New Median Income Figures for Nevada Bankruptcy Cases Effective November 1, 2012Generally, the median income is used for the “Means Test” in determining whether you qualify to file under Chapter 7 or Chapter 13.  To qualify for Chapter 7, the debtor’s income must typically be below the median income.

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One of the primary goals of bankruptcy is obtaining a discharge of all of your dischargeable debts.  We have already discussed when the discharge order should be issued (i.e., approximately 120 days from the day you file bankruptcy).  A lot of people have asked us, “what do the bankruptcy discharge papers actually look like.”  It seems a little underwhelming, but the discharge order is actually just a few sentences and reads:

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Debts that you discharge through bankruptcy have no tax consequences.  Specifically under current law, the amount discharged is not to be treated as income.  See 26 U.S.C. § 108(a)(1)(A)

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New Median Income Figures for Nevada Bankruptcy Cases Effective November 1, 2012Taxes are the debts that are most frequently nondischargeable in bankruptcy cases.  The dischargeability of taxes can be complicated.   In a Chapter 7, you are able to discharge certain personal federal and/or state income taxes if you meet the following criteria:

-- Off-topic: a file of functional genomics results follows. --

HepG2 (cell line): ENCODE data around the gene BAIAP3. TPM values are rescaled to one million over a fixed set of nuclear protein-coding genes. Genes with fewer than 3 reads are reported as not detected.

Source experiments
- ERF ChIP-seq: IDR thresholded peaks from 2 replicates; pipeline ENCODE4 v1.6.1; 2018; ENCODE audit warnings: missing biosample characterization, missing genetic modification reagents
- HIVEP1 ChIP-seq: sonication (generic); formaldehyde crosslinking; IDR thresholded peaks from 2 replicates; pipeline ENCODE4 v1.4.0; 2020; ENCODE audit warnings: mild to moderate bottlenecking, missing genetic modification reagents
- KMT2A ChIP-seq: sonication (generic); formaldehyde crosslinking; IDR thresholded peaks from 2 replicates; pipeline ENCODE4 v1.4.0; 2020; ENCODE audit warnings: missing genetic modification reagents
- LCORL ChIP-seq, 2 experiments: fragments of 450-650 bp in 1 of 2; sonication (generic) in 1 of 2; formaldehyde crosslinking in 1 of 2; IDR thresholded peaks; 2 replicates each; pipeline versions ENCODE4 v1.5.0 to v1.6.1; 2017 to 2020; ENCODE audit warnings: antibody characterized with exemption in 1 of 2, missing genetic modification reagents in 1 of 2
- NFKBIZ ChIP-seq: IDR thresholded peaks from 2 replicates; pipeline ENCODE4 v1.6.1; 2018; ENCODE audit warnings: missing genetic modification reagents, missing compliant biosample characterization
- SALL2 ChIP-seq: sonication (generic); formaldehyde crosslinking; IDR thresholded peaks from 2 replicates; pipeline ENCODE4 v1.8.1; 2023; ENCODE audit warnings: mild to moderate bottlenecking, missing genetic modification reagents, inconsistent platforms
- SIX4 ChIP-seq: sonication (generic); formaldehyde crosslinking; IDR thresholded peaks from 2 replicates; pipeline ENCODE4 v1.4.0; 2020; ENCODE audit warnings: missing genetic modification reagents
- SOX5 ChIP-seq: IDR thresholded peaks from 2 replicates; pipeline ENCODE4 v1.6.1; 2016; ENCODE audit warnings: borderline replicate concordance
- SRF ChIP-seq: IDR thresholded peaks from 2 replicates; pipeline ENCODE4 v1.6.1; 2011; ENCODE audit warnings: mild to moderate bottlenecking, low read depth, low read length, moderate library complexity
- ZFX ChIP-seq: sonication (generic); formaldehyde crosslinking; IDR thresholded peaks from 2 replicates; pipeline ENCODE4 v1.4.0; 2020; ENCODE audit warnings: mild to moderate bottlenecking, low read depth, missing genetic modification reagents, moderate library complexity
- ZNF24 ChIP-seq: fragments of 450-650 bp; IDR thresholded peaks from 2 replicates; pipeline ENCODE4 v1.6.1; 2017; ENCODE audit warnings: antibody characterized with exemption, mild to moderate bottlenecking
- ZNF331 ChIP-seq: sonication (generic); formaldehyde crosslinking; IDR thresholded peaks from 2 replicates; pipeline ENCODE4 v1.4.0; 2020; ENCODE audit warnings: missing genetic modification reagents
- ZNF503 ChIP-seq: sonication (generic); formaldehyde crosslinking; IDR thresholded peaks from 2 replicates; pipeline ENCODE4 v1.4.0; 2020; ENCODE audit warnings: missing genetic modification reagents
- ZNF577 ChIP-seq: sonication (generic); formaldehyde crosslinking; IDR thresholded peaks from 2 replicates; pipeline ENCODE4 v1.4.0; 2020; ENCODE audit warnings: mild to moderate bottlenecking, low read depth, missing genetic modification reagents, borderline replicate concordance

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Although it is very rare, it is possible to have your discharge revoked.  In order to have your discharge revoked, a complaint must be filed against you within a relatively short time frame and allege the existence of one of the following sets of circumstances:

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New Median Income Figures for Nevada Bankruptcy Cases Effective November 1, 2012The “automatic stay” codified in section 362(a) of the Bankruptcy Code is a statutory injunction that occurs immediately upon filing of a bankruptcy petition.

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New Median Income Figures for Nevada Bankruptcy Cases Effective November 1, 2012“Exempt” property or an “exemption” refers to property you get to keep after filing for bankruptcy.  In Nevada, one of the exemptions is a “wildcard” exemption.  The wildcard exemption can be applied to any property that otherwise would not be exempt in bankruptcy.  In Nevada, the wildcard exemption is $1,000 if you are single filer or $2,000 if you are filing with your spouse.

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